Recently, I had a case in California where federal law enforcement officers installed a “pole camera,” or video camera outside a shopping center to monitor alleged criminal activity. They did not seek a warrant to do so. At the same time, I had a case in South Dakota where officers installed the same device, but sought and obtained a warrant first. The difference led me to question whether or not a warrant is, in fact, required for these pole cameras.
Pole cameras can record footage for months at a time, and law enforcement officers can manipulate the cameras to pan or zoom. These can be a useful law enforcement tool to gather information without requiring an in-person presence by officers at all times. But there is some growing support for the argument that they may be subject to Fourth Amendment restrictions.
In United States v. Jones, 132 S. Ct. 945 (2012), law enforcement installed a GPS device without a search warrant on a suspected drug-trafficker’s car, tracking his movements for weeks. The Supreme Court ruled that a warrant was required because the installation of the GPS tracker involved a physical intrusion into the vehicle (constituting a trespass). Five Justices opined that prolonged GPS monitoring violates an individual’s reasonable expectation of privacy (thus requiring a warrant). Interestingly, these Justices were not bothered by short-term monitoring on public roads, but said that the aggregate of long-term monitoring information is an invasion of privacy.
Although Jones involved tracking a suspect’s movements, it could be used to support a broader argument about long-term electronic surveillance. One could contend that under Jones, while officers are free to observe a suspect’s residence from the public streets or a neighbor’s property to see who comes and goes, permanent round-the-clock video surveillance is substantially more intrusive and constitutes a search under the Fourth Amendment.
Most courts that have considered the issue have rejected a defendant’s argument based on the trespass theory that the installation of a pole camera was a trespass under Jones, where the cameras are not on private property. See United States v. Nowka, 2012 WL 6610879 (N.D. Ala. 2012); United States v. Root, 2014 WL 4715874 (E.D. Wash. 2014); United States v. Wymer, 40 F. Supp.3d 933 (N.D. Ohio 2014).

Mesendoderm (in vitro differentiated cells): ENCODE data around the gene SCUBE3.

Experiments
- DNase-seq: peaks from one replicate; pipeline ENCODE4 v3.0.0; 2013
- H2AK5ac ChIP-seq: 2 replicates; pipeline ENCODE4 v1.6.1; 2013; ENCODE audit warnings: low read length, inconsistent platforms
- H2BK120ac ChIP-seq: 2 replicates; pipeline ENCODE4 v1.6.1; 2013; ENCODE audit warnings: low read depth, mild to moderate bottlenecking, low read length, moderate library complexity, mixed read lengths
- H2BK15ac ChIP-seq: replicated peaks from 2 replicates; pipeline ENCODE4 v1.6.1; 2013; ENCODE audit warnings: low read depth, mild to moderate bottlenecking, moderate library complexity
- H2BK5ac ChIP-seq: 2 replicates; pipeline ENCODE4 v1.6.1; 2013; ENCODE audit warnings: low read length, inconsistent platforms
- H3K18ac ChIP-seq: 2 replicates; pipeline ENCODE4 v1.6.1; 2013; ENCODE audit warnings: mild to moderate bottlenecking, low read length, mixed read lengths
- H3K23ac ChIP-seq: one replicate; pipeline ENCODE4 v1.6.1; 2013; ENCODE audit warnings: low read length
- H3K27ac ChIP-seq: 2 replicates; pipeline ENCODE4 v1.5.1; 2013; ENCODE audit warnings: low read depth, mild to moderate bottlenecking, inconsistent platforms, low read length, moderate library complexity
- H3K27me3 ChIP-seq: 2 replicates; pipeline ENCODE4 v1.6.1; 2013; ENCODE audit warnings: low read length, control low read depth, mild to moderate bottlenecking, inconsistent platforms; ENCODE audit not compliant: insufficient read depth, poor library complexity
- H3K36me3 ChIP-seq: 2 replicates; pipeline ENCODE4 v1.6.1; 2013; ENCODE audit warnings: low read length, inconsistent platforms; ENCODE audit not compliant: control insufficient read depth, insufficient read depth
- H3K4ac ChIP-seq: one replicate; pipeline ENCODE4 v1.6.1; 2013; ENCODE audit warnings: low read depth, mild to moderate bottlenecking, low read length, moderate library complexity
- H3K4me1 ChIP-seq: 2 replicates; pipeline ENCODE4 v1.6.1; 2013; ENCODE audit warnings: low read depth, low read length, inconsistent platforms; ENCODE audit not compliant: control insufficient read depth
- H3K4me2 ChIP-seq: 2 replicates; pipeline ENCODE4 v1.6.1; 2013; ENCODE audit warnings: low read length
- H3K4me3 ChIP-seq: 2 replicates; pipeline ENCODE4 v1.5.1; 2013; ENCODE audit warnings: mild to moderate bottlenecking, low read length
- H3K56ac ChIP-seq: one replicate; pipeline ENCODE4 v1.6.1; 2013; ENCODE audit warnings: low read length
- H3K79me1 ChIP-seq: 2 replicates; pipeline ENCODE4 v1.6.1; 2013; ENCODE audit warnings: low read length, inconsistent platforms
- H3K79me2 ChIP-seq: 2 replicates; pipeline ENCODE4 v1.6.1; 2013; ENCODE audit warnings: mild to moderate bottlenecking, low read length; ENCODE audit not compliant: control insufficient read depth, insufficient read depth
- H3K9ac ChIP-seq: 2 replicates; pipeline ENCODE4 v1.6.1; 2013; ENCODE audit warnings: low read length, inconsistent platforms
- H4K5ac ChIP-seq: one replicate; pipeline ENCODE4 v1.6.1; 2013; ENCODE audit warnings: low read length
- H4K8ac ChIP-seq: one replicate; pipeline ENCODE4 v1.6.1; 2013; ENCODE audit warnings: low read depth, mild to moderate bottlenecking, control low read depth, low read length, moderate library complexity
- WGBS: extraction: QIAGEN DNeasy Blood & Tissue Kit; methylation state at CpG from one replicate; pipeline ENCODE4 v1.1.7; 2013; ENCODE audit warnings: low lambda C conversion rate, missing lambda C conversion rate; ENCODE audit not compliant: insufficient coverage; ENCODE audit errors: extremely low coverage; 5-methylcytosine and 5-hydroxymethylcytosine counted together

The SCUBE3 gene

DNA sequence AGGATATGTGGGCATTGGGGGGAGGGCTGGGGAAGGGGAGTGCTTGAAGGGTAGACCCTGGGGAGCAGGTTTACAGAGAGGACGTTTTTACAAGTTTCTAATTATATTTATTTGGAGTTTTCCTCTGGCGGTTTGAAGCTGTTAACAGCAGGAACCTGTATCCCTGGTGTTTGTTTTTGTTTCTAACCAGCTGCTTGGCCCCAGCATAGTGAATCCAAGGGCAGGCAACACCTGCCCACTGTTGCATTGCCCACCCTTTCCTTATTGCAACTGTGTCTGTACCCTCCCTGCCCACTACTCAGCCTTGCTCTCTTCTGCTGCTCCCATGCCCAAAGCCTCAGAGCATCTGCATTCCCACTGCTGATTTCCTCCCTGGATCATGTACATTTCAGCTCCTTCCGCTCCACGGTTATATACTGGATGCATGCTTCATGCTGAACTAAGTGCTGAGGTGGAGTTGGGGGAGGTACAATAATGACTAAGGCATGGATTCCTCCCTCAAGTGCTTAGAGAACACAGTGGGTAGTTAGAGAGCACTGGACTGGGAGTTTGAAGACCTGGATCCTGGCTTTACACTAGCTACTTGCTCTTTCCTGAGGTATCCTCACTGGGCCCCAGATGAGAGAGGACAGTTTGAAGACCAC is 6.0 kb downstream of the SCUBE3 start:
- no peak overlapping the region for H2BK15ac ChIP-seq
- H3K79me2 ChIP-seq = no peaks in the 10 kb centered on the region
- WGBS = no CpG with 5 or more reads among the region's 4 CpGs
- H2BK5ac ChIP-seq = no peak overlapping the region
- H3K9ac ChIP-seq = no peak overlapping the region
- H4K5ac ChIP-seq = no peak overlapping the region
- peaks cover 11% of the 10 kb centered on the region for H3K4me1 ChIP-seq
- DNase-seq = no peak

But there is some support for the argument subjecting these pole cameras to the Fourth Amendment under the reasonable expectation of privacy theory. In Shafer v. City of Boulder, 896 F. Supp. 2d 915 (D. Nev. 2012), a pole camera surveilled the defendant’s backyard continuously for 56 days, and the camera was long-range, infrared, and waterproof. The defendant’s backyard was protected by a solid fence and within the home’s curtilage. In a summary judgment context, the court held that the video surveillance of Shafer’s backyard constituted a “search” under the Fourth Amendment.
An interesting federal district court case out of Massachusetts recently ruled that the pole cameras in that case “collected information that permitted the Government to peer into [the defendants’] private lives and constitutionally protected associations in an objectively unreasonable manner.” United States v. Moore-Bush, 381 F. Supp. 3d 139, 143 (D. Mass. 2019) (citing United States v. Jones, 565 U.S. 400, 415, 132 S. Ct. 945, 181 L. Ed. 2d 911 (2012) (Sotomayor, J., concurring)). The court there incorporated the Supreme Court decision in Jones and Carpenter, also noting the unique characteristics of pole cameras, which utilize searchable digitized footage, distinguishing it from ordinary “human surveillance.” Id. at 146-50. In that case the pole cameras were used for eight months and the residence being surveilled was in a “quiet, residential neighborhood in a house obstructed by a large tree.” Id. at 143.
However, when confronted with this question, most courts have ruled that warrantless pole camera surveillance did not violate the Fourth Amendment under the reasonable expectation of privacy theory. For example, a recent federal appellate case, United States v. Houston, 813 F.3d 282 (6th Cir. 2016), found that ten weeks’ surveillance with a camera installed on a utility pole about 200 yards from a trailer used as a residence on a farm did not violate a resident’s reasonable expectation of privacy because the camera recorded the same view of the residence as that enjoyed by people on nearby public roads. The court believed that the Jones case did not require a different result. Interestingly, a concurring opinion in Houston believed that Jones required the officers to obtain a search warrant.
This is a question that this technological question, like Carpenter, may end up in the Supreme Court very soon, and it will be interesting to see how the legal landscape forms before that happens. For now, I would almost always make the argument that these pole cameras necessarily involve Fourth Amendment concerns and a warrant, supported by probable cause, must be obtained to use them.